Monday, April 19, 2010

Survey: Reasons For Buying a Home

Fannie Mae has released its 2010 "National Housing Survey"!

The Survey, conducted in December 2009 and January 2010 (so the data is fairly recent)... surveyed consumer perspectives on a range of related issues, including: current attitudes toward the economy and housing; present conditions for homeownership; owning versus renting; the present climate for borrowing; current mortgage satisfaction; the impact of being "underwater" on borrowers; and attitudes toward defaulting. In some instances, data are compared to a 2003 study on housing by Fannie Mae.

Over the next few weeks... we'll be highlighting some of the findings of the survey.

Here's the first highlight: Reasons for Buying a Home:

Nearly two-thirds (65 percent) of survey respondents prefer owning to renting, citing non-financial reasons such as safety (43 percent) and quality of local schools (33 percent) as driving factors in wanting to own a home. 

Here's the breakdown of responses:

(Click Image to Enlarge)

One of the interesting points of that question, is that only 11% of respondents listed "Energy Efficiency" as a reason to choose a home to purchase. 11%. There seems to be a large disconnect between the push for "Green Building" and what consumers really want. (Comments are welcome in the comment section! No flame wars, please).

Care to share with us the factors that are/were important to YOU when you purchase (or purchased) YOUR first home.  Take our non-scientific survey/poll here.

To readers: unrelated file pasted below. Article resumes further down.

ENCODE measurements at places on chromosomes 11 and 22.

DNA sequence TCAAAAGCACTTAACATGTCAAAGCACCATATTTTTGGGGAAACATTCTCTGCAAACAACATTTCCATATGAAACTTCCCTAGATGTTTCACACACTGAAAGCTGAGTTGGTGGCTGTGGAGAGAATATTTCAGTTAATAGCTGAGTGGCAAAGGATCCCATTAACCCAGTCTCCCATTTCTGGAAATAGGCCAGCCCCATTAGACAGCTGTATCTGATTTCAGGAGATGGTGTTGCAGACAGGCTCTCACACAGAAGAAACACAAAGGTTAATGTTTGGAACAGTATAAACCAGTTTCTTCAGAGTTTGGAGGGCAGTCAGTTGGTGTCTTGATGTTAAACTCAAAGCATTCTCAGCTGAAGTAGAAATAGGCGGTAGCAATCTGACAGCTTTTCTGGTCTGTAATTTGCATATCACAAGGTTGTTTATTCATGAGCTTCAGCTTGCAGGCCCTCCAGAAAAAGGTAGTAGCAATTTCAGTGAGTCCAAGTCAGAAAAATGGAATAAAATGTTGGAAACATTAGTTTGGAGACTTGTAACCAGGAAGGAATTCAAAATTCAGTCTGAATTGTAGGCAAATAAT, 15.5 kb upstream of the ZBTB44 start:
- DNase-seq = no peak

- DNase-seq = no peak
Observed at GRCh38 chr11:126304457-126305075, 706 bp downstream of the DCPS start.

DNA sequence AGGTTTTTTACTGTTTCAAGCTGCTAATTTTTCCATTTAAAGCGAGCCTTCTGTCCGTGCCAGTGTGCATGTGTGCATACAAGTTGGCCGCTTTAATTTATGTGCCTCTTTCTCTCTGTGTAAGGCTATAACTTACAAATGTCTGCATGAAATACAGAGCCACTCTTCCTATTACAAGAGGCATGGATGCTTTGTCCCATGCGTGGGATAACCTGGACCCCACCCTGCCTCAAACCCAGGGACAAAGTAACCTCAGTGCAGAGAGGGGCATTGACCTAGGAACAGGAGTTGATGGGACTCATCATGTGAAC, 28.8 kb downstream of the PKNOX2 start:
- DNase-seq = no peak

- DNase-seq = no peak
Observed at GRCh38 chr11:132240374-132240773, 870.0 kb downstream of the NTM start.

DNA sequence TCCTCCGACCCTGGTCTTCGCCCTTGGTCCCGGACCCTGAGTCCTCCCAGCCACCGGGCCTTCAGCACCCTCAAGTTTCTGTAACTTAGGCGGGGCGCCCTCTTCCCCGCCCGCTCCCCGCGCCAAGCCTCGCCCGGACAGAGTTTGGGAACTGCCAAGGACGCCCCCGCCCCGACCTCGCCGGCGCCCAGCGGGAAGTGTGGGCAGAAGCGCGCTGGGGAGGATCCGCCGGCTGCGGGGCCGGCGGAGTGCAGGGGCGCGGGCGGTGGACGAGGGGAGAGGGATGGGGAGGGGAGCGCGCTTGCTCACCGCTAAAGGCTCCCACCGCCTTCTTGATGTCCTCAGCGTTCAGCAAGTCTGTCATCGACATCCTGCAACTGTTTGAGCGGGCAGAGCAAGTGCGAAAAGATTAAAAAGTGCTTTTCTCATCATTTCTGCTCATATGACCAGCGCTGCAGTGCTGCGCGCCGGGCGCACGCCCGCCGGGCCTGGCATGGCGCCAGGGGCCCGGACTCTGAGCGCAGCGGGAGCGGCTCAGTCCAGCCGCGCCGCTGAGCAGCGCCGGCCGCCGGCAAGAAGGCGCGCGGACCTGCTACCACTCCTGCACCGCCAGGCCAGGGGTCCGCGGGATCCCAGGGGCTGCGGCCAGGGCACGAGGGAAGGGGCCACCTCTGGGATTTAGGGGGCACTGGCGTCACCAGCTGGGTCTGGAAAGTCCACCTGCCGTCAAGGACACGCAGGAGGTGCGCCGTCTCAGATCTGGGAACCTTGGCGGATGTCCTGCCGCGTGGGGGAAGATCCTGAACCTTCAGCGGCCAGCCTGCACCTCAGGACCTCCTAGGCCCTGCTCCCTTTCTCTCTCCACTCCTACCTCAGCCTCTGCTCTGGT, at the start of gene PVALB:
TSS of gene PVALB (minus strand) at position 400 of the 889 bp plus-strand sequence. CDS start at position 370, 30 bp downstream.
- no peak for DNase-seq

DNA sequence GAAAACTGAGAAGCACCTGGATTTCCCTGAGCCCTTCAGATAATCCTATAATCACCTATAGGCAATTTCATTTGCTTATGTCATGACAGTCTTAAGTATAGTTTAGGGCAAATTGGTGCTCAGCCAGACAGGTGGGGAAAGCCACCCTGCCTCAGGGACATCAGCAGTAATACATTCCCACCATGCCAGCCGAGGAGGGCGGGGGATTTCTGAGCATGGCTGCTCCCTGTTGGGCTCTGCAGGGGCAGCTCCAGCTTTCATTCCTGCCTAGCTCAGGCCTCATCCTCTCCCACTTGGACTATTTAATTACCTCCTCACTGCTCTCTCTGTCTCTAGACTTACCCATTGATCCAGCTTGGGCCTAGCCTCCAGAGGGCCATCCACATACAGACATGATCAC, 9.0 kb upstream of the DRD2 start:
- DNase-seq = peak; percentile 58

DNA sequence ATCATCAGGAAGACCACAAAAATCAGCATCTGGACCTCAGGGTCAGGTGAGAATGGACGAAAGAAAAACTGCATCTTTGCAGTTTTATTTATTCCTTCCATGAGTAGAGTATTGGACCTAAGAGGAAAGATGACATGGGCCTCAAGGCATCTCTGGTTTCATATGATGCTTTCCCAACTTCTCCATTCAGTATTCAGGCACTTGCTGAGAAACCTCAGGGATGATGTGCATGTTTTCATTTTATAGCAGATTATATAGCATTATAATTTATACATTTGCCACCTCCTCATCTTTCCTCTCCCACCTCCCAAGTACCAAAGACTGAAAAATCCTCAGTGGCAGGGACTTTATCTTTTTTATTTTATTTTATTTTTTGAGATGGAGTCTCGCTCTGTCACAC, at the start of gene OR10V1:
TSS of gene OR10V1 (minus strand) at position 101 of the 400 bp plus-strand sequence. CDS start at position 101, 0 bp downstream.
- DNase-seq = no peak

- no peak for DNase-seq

Are you currently considering purchasing your first home?  There are LOTS of factors to consider... as you can see from the Survey Results above.  Make sure you're fully informed about how to be a SUCCESSFUL homeowner by speaking with a Housing Counselor or by taking a Home Stretch workshop first.  For more information on buying your first home in Minnesota, click here.


  1. I believe that builders and the home building industry need to do a better job explaining the true value in green building. An energy efficient home is, by definition a better built home, it has to be.

    What this translates to for a buyer is a more comfortable, better performing home over time.I see too many builders trying to sell green homes as a simple return on investment where the merits of an energy efficient home are simply what is the payback period. More often than not this is a losing proposition.

    People will buy value and green building is a value proposition that needs to be better conveyed to a new home buyer.

  2. CKrygier... Agreed. "Energy Efficient = Cost Efficient = More Affordable Long Term" needs to be the marketing plan. "Green" for the sake of "Green" isn't going to cut it.

    Thanks for the comment!

  3. While I agree that 11% sounds low, a lot depends on how a question is posed. I think if you asked people if they could have an affordable home in the neighborhood they wanted, if they'd prefer an energy-efficient green home or not, you'd get a different answer.

    Keeping in mind that McGraw-Hill estimates that green building will reach about 20% of all new construction by 2013, maybe this % makes sense given the way the question is posed. Many of us look forward to a time when green building is an outdated term since all building will be green! That means efficient and healthy for occupants as well as minimally impactful on the surrounding environment.

    Keep in mind that to be competitive for most consumers, green materials and practices must be cost efficient, high quality, visually appealing, easy to work with, and durable. Many materials do meet these criteria - and progress is being made all of the time. The key is how to get information out there to those who need it. I am working on one green building directory/resource, and there are others as well. We will get there.


    Allison Friedman
    Rate It Green


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